PoemTalk

The signature public (PoemTalk #86)

Tyrone Williams, 'Written By H'Self' & 'Cant'

Tyrone Williams

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Alan Golding, Lily Applebaum, and Herman Beavers joined Al Filreis in the Wexler Studio at the Kelly Writers House — the first time PoemTalk recorded in the new studio — to discuss two short poems by Tyrone Williams that appear in the book published by Omnidawn in 2008 called On Spec. The two poems appear in the book’s first section, called “Eshuneutics.” “Written By H’Self” [text] is the first poem in the section and the very first in the book. “Cant” [text] appears fourth in the book.

A day like any other (PoemTalk #85)

James Schuyler, 'February'

from left: Erica Kaufman, Bernadette Mayer, Al Filreis & Julia Bloch—during a live interactive webcast that preceded this PoemTalk session by a few hours.

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Bernadette Mayer, Julia Bloch, and erica kaufman joined Al Filreis to discuss James Schuyler’s poem “February.” Schuyler read the poem at the Dia Art Foundation in New York on November 15, 1988. John Ashbery gave the introduction, emphasizing how reluctant Schuyler was to read in public. He noted: “As far as I know, this is the first public [reading] he has ever given.” One can tell from the tone of Ashbery’s remarks that he felt that he and the audience were in for a rare treat, a savoring for which years of waiting were worthwhile.

The I as hieroglyph (PoemTalk #84)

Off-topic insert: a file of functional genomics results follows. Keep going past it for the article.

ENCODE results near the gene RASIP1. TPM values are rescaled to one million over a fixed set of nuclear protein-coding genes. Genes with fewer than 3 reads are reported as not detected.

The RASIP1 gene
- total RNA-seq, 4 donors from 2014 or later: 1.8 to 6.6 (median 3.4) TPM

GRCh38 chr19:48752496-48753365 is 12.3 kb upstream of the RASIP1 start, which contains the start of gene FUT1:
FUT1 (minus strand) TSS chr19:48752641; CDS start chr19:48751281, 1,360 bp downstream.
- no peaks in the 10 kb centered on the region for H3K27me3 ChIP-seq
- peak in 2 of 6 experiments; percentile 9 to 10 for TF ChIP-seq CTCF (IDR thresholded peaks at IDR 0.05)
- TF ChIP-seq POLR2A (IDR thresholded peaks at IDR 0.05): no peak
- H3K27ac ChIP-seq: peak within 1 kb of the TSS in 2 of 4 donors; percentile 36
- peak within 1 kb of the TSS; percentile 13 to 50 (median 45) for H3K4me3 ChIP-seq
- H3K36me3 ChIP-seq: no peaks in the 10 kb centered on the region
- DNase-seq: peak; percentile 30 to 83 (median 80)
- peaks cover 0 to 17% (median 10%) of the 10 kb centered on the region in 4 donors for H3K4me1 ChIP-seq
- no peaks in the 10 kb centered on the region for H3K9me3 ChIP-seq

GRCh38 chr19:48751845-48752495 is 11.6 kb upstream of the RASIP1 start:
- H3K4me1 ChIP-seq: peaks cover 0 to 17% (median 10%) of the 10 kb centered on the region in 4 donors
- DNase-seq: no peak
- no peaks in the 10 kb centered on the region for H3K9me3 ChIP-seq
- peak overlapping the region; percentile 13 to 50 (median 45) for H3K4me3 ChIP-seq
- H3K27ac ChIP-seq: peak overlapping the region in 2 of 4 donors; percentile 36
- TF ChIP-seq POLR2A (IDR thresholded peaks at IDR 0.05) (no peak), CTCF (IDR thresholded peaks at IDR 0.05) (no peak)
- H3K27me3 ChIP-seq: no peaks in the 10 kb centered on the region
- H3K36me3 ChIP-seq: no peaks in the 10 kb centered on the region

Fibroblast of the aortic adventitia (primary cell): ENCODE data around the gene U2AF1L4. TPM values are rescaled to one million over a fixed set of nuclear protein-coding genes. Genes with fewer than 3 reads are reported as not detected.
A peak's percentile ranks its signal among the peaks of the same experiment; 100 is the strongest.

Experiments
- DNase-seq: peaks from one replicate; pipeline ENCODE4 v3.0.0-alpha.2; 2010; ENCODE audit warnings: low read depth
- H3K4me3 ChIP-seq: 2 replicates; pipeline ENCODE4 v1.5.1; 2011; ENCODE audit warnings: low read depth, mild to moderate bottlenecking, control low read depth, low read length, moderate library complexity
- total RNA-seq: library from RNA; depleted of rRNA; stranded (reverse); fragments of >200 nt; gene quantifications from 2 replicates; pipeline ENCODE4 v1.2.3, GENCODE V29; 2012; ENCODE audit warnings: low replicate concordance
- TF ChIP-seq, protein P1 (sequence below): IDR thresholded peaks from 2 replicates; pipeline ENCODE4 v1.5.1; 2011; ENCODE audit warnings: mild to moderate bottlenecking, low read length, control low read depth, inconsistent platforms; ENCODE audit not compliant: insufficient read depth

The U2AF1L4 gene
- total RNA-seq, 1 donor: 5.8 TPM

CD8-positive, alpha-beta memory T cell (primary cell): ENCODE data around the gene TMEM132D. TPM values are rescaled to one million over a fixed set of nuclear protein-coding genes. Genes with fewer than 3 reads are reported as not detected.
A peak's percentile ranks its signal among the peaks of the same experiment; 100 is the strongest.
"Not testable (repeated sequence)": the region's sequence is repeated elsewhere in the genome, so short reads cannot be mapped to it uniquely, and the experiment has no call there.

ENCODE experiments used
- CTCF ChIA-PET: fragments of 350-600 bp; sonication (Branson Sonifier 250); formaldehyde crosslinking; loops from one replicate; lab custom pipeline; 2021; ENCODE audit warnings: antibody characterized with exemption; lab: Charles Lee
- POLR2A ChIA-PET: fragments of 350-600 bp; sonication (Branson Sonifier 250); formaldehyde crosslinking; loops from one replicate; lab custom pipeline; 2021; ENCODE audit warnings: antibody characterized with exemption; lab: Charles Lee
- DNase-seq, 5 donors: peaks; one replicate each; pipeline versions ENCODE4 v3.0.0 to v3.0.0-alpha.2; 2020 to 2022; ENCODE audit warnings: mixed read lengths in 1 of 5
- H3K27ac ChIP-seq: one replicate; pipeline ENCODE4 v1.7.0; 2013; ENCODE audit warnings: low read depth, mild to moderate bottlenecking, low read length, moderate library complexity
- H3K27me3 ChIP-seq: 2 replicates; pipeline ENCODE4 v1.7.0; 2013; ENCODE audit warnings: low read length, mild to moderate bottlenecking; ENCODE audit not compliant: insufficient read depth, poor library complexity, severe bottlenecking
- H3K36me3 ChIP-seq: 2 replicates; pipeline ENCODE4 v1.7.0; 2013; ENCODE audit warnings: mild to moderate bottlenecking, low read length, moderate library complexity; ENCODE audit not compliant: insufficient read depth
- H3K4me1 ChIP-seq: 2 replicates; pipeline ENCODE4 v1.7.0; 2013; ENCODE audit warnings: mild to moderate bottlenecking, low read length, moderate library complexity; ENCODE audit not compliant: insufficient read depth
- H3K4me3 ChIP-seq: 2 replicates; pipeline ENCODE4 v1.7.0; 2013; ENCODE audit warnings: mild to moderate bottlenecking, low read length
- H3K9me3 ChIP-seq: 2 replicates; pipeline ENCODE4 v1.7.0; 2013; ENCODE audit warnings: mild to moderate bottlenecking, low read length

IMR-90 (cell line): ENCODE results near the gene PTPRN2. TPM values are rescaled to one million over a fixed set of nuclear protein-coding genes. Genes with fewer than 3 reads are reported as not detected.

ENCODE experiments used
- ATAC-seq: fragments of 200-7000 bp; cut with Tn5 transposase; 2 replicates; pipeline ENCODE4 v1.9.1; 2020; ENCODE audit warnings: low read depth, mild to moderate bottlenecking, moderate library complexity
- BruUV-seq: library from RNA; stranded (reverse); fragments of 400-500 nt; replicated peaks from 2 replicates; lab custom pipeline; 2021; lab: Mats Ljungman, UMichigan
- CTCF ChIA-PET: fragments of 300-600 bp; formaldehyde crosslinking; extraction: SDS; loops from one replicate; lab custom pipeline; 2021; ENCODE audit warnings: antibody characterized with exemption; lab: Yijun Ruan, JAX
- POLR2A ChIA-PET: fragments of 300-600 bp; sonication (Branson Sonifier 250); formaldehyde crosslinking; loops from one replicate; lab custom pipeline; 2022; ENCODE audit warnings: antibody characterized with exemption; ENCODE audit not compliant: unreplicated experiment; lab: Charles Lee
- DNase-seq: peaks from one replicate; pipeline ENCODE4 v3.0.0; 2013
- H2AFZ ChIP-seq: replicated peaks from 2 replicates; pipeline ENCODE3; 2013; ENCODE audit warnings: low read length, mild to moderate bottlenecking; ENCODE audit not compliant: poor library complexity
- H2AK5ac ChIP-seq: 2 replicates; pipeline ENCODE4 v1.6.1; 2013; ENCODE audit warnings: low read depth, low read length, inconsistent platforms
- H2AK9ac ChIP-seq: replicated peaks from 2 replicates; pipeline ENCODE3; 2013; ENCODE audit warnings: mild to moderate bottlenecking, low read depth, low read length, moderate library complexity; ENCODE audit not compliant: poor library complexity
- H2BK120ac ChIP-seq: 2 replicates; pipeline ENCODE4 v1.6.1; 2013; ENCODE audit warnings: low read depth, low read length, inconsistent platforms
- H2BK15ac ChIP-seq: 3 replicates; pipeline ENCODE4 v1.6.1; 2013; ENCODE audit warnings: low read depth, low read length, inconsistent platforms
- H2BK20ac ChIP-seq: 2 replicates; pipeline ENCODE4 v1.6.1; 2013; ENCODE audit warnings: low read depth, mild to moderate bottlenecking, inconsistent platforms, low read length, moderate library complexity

H.D., 'Helen in Egypt'

Photo credit: H.D. Papers, Yale Collection of American Literature, Beinecke Rare Book and Manuscript Library, Yale University and New Directions Publishing.

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Julia Bloch, Dee Morris, and Annette Debo joined Al Filreis for this extended episode of PoemTalk, and their task — to give a sense of the whole of H.D.’s lyric epic Helen in Egypt through a discussion of five selected small parts — certainly pushed at the limit of PoemTalk’s scope and mode.

There it was (PoemTalk #83)

Wallace Stevens, 'The Poem That Took the Place of a Mountain'

Left to right: Susan Howe, Dee Morris, Nancy Kuhl

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Among the last things Wallace Stevens wrote was a metapoem, a poem in which a man — a reader and presumably a poet too — does not write a poem but picks his way among the aspects of an old poem, the poem that had once helped him by standing in for a mountain. He composes (or rather “recompos[s]”) the objects and perspectives of the way or path up the mountain. It had been a “direction.” Was it now again?

Remote yet present (PoemTalk #82)

Carl Rakosi, 'In What Sense I Am I'

At the Poetry Foundation in Chicago: (left to right) Laura Goldstein, Al Filreis, Anthony Madrid, Don Share

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Anthony Madrid, Laura Goldstein, and Don Share joined Al Filreis at the Poetry Foundation in Chicago for a special on-the-road PoemTalk episode, a discussion of Carl Rakosi’s poem “In What Sense I Am I.” The poem appeared in Rakosi’s Collected Poems in the mid-1980s, but otherwise the group was not able to date the poem except through internal evidence — and there’s plenty of that — although taken all together such evidence leaves things open — for instance, the reference to Eliot’s Prufrock.